LGBTQI+ individuals are particularly vulnerable in the context of this crisis. Rainbow Railroad is partnering with a number of organizations and shelters providing life-saving legal, housing and basic needs support for migrants and asylum seekers. Further, we are advocating for pathways to safety in the U.S. and potentially some European countries.
Venezuela is another major source of displaced LGBTQI+ people. Nearly 5.3 million Venezuelans have fled the country since 2015, making this crisis comparable to the Syrian refugee crisis – the largest mass migration in history. This migration had led LGBTQI+ people to seek out dangerous pathways to neighbouring countries, often becoming the victims of violence along the way.
We are partnering with organizations in countries such as Ecuador, which are receiving and supporting LGBTQI+ refugees from Venezuela.
We stand in solidarity with LGBTQI+ groups and civil society organizations advocating for humanitarian solutions to the migrant crisis at the U.S.-Mexico border. We are advocating for laws and policies that allow asylum seekers from Central and South America to enter the United States.
Watch our video about LGBTQI+ migrants in Central and South America.
Countries in South and Central Asia offer little protection to LGBTQI+ communities. 21 out of 49 states outlaw same-sex intimacy and only nine protect against discrimination. While progress is steadily being made in Taiwan and Thailand, much of the region remains firmly entrenched in homophobic and transphobic legislation.
Originally imposed by the British Raj, Pakistani law criminalizes sodomy and though the Transgender Person (Protection of Rights) Act 2018 was introduced, no protections exist for the violent discrimination, harassment, and abuse Pakistani LGBTQI+ communities face regularly. In 2020, a prominent trans activist, Nayyab Ali, was attacked and held hostage in her own home, prompting swift international condemnation and fears of heightened violence against trans communities.
Rainbow Railroad is partnering closely with NAZ, the only public LGBTQI+ organization in Pakistan. NAZ provides sexual health, welfare and advocacy support to LGBTQI+ individuals. With Rainbow Railroad’s support, NAZ was able to provide an estimated 100 individuals, most of whom identify as transgender, with relief packages in 2020.
Prior to Bhutan’s recent rollback of discriminatory laws in 2020, Rainbow Railroad had been monitoring crackdowns against LGBTQI+ Bhutanese.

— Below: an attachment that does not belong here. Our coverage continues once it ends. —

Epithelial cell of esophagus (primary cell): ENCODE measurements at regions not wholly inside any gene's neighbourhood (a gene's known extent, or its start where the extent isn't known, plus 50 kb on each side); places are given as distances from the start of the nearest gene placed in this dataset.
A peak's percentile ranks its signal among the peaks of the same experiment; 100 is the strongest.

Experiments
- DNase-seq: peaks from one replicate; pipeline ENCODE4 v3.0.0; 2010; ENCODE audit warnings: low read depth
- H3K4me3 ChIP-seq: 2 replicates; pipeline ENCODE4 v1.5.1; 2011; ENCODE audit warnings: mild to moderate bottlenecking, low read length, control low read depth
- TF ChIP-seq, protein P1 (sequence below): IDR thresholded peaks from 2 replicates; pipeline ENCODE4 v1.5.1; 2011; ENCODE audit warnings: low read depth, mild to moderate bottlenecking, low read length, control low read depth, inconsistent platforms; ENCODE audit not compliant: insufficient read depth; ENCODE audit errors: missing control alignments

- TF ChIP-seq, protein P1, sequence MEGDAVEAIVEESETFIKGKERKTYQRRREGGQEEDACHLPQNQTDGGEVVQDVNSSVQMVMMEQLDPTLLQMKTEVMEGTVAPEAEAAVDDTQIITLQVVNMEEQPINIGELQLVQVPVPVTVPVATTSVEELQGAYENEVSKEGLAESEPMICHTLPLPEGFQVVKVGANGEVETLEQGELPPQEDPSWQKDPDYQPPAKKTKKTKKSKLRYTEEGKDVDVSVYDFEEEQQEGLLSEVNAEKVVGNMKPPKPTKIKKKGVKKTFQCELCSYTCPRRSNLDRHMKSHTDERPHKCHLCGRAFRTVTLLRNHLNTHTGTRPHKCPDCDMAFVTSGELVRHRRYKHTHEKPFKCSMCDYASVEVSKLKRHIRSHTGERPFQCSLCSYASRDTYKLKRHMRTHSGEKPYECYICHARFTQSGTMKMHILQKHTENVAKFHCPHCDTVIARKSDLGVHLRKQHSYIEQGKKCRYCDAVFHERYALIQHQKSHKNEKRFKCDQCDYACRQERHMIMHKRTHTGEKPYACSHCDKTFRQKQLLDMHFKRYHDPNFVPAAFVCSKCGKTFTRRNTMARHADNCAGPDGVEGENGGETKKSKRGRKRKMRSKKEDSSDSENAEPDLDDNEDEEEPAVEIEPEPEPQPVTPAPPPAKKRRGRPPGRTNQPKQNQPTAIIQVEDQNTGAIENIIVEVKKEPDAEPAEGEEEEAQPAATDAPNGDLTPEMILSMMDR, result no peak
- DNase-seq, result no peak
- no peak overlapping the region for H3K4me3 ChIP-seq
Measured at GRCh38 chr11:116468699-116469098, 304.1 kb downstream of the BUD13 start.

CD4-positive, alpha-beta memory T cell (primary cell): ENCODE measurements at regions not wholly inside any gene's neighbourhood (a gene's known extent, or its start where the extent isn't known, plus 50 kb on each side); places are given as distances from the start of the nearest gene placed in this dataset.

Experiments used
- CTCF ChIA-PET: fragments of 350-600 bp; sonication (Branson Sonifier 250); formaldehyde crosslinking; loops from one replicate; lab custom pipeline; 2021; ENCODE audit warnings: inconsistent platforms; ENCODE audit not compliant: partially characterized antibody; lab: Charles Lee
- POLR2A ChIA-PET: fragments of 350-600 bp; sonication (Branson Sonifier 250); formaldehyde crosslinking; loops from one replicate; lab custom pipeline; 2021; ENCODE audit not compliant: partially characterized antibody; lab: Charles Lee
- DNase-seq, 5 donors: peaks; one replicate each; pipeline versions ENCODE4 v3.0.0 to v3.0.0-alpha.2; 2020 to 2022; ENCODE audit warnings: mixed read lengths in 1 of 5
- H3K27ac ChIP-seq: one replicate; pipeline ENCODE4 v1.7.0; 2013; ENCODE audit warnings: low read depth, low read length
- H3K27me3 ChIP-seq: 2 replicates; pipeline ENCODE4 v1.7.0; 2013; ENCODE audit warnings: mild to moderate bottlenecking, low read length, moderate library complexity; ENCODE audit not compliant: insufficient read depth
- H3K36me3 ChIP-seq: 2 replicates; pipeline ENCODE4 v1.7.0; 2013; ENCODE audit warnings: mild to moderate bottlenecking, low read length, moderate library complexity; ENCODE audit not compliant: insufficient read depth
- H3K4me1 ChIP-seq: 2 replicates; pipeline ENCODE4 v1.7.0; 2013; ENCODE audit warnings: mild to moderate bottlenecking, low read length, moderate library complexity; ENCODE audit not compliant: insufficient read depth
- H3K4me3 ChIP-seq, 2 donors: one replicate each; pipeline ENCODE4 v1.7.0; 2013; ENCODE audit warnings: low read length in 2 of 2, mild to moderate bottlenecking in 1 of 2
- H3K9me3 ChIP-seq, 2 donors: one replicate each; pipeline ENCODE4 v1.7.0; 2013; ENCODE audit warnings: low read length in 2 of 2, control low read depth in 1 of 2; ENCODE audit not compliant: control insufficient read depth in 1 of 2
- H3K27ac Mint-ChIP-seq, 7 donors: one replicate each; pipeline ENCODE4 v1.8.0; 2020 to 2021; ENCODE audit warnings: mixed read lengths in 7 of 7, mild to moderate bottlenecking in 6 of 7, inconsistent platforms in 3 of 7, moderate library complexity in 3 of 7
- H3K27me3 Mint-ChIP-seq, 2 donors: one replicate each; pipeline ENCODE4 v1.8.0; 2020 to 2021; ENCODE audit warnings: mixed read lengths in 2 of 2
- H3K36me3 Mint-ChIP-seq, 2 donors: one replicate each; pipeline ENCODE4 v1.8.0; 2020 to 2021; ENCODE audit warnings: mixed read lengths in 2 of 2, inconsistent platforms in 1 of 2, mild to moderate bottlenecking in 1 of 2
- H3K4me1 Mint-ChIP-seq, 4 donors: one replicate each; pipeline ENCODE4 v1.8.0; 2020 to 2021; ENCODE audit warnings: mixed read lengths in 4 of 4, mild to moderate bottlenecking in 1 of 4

Homophobic and transphobic attacks have been on the rise in Central Asia. Since the first Pride march in the region took place in Bishkek, Kyrgyzstan in 2019, backlash directed against the LGBTQI+ community has been swift. Trans women in Kyrgyzstan face discrimination in accessing healthcare and education, while being over-policed. This has only worsened during the COVID-19 pandemic.
Rainbow Railroad has carried out extensive work in Armenia and Azerbaijan, including helping people escape to safer countries.
LGBTQI+ protections in Southeast Asia are almost nonexistent, with Indonesia, Malaysia and Brunei often highlighted as regressing on LGBTQI+ rights.
The Indonesian province of Aceh has consistently made international headlines for its torture of trans women and most recently, in January 2021, lashings of gay couples. In Malaysia, raids are regularly carried out on gatherings of trans women and a proposed law that would see harsher laws on same sex intimacy, is gaining political momentum. Since 1962, Brunei has been in a fabricated constant state of emergency, renewed every two years, allowing the Sultan to push through any laws deemed in the ‘nation’s best interests.’ This includes increased surveillance and clampdowns targeting LGBTQI+ individuals which was amplified in 2019.
Rainbow Railroad has partnered with a global smartphone app to offer support and access to information for LGBTQI+ individuals in Brunei facing persecution under the country’s hudud laws. In addition to this, Rainbow Railroad is actively seeking partnerships with organizations in Indonesia and Malaysia to respond to increased crackdowns and raids.
We are a dedicated team of human rights defenders and advocates on the frontlines of the fight for global LGBTQI+ rights. Hailing from diverse professional and personal backgrounds, we are united in one mission: to help LGBTQI+ people internationally attain safety.